Digital formulating of coatings and ingredients via web-apps
Sander van Loon, VLCI, The Netherlands
The applied predictive formulation sciences, Hansen Solubility Parameters (HSP) and Hydrophilic Lipophilic Difference (HLD), require specific parameters of ingredients, which are used in their respective equations to formulate very efficiently. Once the predictive ingredient parameters are obtained, other matching ingredients can be calculated to make predictions for any type of formulation: solution, dispersion or emulsion. Applying these sciences for the development of products, such as coatings and emulsion polymers, results in improved compatibility between ingredients and therefore, in the overall performance of formulated products. Also, it rationalizes the replacement of ingredients and to make new ingredients compatible with the rest of the formulation. Matching ingredients in this way, allows for the minimal number and amount of ingredients within formulations, produced with minimal energy input. This is a very efficient way to enhance the properties, in addition to reducing frustration, complexity, time and cost of developing coating formulations or ingredients. Moreover, the ingredient parameters are sustainable: you can use them repeatedly, allowing you to move away from trial-and-error and use digitalization in product developments. To obtain the predictive ingredient parameters, High Throughput (HT) screening is used to speed up data generation via automated, parallel and small-scale preparation of samples. The parameters are stored in a central database which is in the process of being linked to web-apps to digitally formulate end-products. These apps can be used as the first stage of experimentation, followed by a drastically streamlined amount of practical lab work needed, when compared to trial-and-error (and most DoE). The end-products can then be prepared, again via the HT. This digital formulating approach will be demonstrated, to show how this can boost efficient coating and ingredient developments.
Automation in Quality Control and Research and Development of Paints and Coatings
Tobias Burk & Dr. Roland Emmerich, Füll Lab Automation, Germany
In recent years, the automation of laboratory work and quality assurance work on paints and coatings has become increasingly important. This starts with simple tasks such as the accurate dosing of liquids and powders or the mixing of formulations and continues with the adjustment of viscosities, the grinding of formulations or the testing of gel time for 2K coating formulation. Finally, it requires application techniques such as pneumatic spraying and characterization of samples by destructive testing of coated substrates using methods such as cross hatch testing and mandrel bending. In addition, repeatability and comparability of results are essential and workflow requirements for different cases are different. Based on our patented BLS-syringe we have developed stand-alone units and modules for integration which allow performing all these tasks in fully automated systems. In this paper we will describe the basic set-up and functionality of such modules and present some use-cases and results.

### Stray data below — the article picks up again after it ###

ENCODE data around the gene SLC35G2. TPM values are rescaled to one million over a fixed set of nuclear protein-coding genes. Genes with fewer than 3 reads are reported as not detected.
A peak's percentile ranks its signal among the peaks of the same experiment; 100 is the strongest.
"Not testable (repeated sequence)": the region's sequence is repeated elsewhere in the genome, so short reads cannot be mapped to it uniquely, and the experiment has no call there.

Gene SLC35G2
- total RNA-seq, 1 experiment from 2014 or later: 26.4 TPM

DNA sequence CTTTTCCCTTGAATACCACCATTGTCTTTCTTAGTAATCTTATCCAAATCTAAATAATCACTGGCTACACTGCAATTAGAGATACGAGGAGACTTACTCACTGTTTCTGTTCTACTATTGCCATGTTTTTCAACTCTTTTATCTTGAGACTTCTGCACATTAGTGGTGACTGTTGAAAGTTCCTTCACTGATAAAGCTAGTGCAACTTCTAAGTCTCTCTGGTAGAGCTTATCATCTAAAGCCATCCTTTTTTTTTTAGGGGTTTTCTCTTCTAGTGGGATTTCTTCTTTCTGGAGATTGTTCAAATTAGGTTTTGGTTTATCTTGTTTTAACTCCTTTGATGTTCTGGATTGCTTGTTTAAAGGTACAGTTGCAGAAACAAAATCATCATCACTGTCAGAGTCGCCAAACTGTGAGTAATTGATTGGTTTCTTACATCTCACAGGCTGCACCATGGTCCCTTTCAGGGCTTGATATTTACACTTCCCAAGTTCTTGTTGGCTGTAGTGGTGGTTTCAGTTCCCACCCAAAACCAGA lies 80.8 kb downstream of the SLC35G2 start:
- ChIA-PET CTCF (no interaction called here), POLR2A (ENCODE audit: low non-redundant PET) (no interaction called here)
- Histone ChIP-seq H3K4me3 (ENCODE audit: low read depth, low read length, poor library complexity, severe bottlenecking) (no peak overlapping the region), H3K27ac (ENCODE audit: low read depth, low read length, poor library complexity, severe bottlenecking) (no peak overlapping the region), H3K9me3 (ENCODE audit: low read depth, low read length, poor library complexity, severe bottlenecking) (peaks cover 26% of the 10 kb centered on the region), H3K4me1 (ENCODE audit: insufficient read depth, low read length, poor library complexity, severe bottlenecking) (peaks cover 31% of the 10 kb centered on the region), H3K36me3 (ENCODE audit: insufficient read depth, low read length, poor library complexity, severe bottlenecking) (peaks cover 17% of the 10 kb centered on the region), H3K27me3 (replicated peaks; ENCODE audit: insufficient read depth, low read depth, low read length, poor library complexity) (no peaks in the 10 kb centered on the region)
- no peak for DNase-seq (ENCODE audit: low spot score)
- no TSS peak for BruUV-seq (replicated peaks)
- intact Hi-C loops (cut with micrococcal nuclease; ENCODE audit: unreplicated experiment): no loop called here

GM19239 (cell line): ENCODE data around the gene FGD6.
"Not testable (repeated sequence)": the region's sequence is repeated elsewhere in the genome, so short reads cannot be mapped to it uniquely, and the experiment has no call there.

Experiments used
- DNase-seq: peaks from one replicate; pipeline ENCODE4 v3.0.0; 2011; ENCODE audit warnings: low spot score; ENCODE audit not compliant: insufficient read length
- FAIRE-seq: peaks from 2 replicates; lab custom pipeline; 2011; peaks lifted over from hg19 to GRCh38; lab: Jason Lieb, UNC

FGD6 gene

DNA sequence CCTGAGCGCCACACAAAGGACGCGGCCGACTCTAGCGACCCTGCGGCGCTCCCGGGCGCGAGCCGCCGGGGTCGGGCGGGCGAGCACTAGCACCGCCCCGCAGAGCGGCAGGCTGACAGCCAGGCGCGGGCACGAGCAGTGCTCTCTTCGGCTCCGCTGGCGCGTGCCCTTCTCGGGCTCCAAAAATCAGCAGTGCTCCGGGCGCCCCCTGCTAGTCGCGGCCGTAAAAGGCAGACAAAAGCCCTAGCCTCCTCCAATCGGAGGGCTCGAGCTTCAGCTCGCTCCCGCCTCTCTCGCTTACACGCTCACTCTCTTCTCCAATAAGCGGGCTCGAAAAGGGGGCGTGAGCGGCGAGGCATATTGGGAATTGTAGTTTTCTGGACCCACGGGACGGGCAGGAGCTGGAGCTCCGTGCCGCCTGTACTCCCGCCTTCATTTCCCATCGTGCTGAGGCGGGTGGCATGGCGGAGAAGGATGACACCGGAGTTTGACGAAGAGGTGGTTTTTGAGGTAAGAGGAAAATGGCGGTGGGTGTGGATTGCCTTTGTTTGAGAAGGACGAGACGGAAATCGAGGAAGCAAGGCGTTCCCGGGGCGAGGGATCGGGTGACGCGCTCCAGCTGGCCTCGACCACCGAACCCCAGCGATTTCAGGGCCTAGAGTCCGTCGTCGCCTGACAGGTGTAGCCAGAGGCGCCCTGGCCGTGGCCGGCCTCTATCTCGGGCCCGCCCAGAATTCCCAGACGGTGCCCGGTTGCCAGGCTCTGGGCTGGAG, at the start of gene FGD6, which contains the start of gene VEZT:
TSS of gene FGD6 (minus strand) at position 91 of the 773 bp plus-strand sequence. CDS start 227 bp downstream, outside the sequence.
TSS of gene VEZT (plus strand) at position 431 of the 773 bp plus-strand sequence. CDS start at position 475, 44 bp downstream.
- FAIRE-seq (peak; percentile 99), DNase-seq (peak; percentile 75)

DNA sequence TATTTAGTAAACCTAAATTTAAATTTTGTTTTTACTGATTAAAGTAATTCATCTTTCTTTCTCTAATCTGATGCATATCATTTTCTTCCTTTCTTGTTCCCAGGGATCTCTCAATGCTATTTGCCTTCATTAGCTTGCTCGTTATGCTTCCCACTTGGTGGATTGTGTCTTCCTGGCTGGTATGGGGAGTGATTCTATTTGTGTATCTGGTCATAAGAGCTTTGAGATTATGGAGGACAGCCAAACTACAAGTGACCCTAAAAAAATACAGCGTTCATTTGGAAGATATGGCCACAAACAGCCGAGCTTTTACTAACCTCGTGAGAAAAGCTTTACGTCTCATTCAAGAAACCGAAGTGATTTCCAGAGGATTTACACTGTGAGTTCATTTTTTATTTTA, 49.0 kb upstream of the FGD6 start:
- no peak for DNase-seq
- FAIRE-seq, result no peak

Automation in paint production - even for variable recipes and batch Sizes
Dr Hans-Joachim Jacob, Ystral, Germany
Big volumes as typical in architectural paint, container coating, printing ink or paper coating production allow highly efficient automation methods. One trend is the standardization of slurries and intermediates which are used in a wide range of final products. Another trend is production in much bigger batch sizes. One single batch of 50.000 litres instead of many small batches. This is a typical example in flexo ink production. Powder addition and dispersion are made outside the tank, completely independent from batch size or filling level. Sometimes there is not even a classic production tank required – you produce in the big storage tanks directly. Much more challenging is the automation for variable batch sizes, for example from 200 to 6000 litres, and for hundreds of different recipes, of course with automatic cleaning to prevent from cross contamination when switching to the next batch. In the past many different dissolvers with tanks in different sizes have been required. Today just one single system does that job, with a maximum level of automation in production and cleaning. These systems with maximum flexibility are required for example in wood coating, coil coating or even in the pigment paste production with colour changes. The key factor for flexibility and variable batch sizes is exactly the same as for the production in very big batches: The Dispersion process is taken out of the tank. This way you can produce everything in every size - with just one single independent system. Automation of that single system gives 20 times more efficiency than any automation of batch size related dissolvers in different sizes.This size independent technology allows product development in small batch sizes and a worldwide production in any size as well. Quality is always constant since there is no operator influence. The traditional production philosophy in lacquer and paint industry is to produce a product, measure the quality, adjust the quality, measure again and adjust once more. Reason is the lack of consistency and uncontrollable dispersion conditions using traditional technology. New technologies enable to produce constant quality and reproducible results immediately without adjustment. The systems are self-teaching and self-reacting on product requests. They are the most important step to implement Industry 4.0